Frontal and temporal volumes in children with epilepsy

Department of Psychiatry, David Geffen School of Medicine, University of California at Los Angeles, Los Angeles, CA 90095-1759, USA.
Epilepsy & Behavior (Impact Factor: 2.06). 06/2007; 10(3):470-6. DOI: 10.1016/j.yebeh.2007.02.010
Source: PubMed

ABSTRACT This study examined if children with cryptogenic epilepsy and complex partial seizures (CPS) have smaller total brain, frontal, and temporal lobe volumes than normal children and how this is related to seizure, cognitive, psychiatric, and demographic variables. Forty-four children with CPS and 38 normal children, aged 5-16 years, underwent brain MRI scans at 1.5 T. Tissue was segmented, and total brain, frontal lobe, frontal parcellation, and temporal lobe volumes were computed. Other than significantly larger temporal lobe white matter volumes in the CPS group, there were no significant differences in brain volumes between the CPS and normal groups. Earlier onset, longer duration of illness, younger chronological age, and presence of a psychiatric diagnosis were significantly related to smaller frontotemporal volumes in subjects with CPS. Although these findings suggest that CPS might affect development of the temporal and frontal regions, we are unable to rule out the possibility that smaller frontotemporal volumes might predispose children to CPS. These findings highlight the need to control for seizure, cognitive, psychiatric, and demographic variables in studies of frontotemporal volumes in pediatric CPS.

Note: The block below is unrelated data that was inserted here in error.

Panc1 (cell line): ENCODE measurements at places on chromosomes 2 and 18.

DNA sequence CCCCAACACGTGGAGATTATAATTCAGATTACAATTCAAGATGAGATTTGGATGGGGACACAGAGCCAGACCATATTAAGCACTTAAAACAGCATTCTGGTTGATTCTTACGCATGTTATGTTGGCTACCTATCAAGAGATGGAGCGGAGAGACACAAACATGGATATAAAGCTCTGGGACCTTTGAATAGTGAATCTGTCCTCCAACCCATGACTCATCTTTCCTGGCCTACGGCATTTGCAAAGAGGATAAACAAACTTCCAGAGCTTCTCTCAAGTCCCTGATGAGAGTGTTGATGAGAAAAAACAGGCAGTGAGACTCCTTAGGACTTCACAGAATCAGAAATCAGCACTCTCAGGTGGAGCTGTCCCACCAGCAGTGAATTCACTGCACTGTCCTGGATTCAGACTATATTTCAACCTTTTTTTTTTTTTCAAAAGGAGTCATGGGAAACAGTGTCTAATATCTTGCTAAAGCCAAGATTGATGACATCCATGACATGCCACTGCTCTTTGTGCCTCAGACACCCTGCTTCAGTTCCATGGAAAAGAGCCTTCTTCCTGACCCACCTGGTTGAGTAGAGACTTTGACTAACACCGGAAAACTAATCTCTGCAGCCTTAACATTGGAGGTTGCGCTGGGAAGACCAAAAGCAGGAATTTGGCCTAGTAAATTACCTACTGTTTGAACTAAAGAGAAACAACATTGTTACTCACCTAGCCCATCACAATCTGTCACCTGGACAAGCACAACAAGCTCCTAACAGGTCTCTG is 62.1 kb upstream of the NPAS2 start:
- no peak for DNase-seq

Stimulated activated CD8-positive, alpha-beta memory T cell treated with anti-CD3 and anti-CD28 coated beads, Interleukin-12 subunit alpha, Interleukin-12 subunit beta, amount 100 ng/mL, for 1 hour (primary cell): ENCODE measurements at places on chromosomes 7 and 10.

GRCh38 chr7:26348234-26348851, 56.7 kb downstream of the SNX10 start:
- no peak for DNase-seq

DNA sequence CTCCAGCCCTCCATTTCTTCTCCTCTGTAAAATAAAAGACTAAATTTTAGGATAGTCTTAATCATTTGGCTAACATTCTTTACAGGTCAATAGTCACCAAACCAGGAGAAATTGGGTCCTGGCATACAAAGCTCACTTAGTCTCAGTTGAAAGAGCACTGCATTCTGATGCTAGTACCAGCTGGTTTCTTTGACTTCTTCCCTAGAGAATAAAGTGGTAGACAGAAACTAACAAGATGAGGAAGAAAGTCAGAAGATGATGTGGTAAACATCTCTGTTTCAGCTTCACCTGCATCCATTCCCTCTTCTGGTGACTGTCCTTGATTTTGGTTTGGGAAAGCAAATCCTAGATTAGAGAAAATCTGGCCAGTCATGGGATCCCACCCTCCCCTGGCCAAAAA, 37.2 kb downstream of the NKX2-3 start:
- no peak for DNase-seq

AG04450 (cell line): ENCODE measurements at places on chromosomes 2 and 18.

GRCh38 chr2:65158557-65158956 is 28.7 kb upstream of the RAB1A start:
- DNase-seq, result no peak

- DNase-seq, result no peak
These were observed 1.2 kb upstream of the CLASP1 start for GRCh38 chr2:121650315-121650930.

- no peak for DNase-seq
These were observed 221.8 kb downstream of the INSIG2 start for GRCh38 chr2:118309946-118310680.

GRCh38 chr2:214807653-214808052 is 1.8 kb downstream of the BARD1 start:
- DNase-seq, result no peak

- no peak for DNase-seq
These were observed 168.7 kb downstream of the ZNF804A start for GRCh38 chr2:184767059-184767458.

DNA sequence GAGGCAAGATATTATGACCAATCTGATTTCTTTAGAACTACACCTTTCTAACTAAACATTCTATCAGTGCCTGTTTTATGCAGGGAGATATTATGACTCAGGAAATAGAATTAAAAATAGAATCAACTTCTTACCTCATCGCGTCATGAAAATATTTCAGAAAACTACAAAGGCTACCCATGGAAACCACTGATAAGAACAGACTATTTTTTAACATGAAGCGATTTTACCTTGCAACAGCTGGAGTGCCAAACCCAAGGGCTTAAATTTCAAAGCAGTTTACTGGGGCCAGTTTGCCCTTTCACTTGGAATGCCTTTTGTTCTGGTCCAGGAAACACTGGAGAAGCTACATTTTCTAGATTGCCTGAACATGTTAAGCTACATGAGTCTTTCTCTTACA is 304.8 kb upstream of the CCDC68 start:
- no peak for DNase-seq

Available from: Rochelle Caplan, May 22, 2015
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    Epilepsia 12/2013; 54(12):2116-24. DOI:10.1111/epi.12428 · 4.58 Impact Factor
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    ABSTRACT: The aim of this study was to determine if volumes of frontotemporal regions associated with language were related to thought disorder in 42 children, aged 5-16 years, with cryptogenic epilepsy, all of whom had complex partial seizures (CPS). The children with CPS and 41 age- and gender-matched healthy children underwent brain MRI scans at 1.5 T. Tissue was segmented, and total brain, frontal lobe, and temporal lobe volumes were computed. Thought disorder measures, IQ, and seizure information were collected for each patient. The subjects with CPS had more thought disorder, smaller total gray matter and orbital frontal gray matter volumes, as well as larger temporal lobe white matter volumes than the control group. In the CPS group, thought disorder was significantly related to smaller orbital frontal and inferior frontal gray matter volumes, increased Heschl's gyrus gray matter volumes, and smaller superior temporal gyrus white matter volumes. However, significantly larger orbital frontal gyrus, superior temporal gyrus, and temporal lobe gray matter volumes and decreased Heschl's gyrus white matter volumes were associated with thought disorder in the control group. These findings suggest that thought disorder might represent a developmental disability involving frontotemporal regions associated with language in pediatric CPS.
    Epilepsy & Behavior 11/2008; 13(4):593-9. DOI:10.1016/j.yebeh.2008.06.021 · 2.06 Impact Factor
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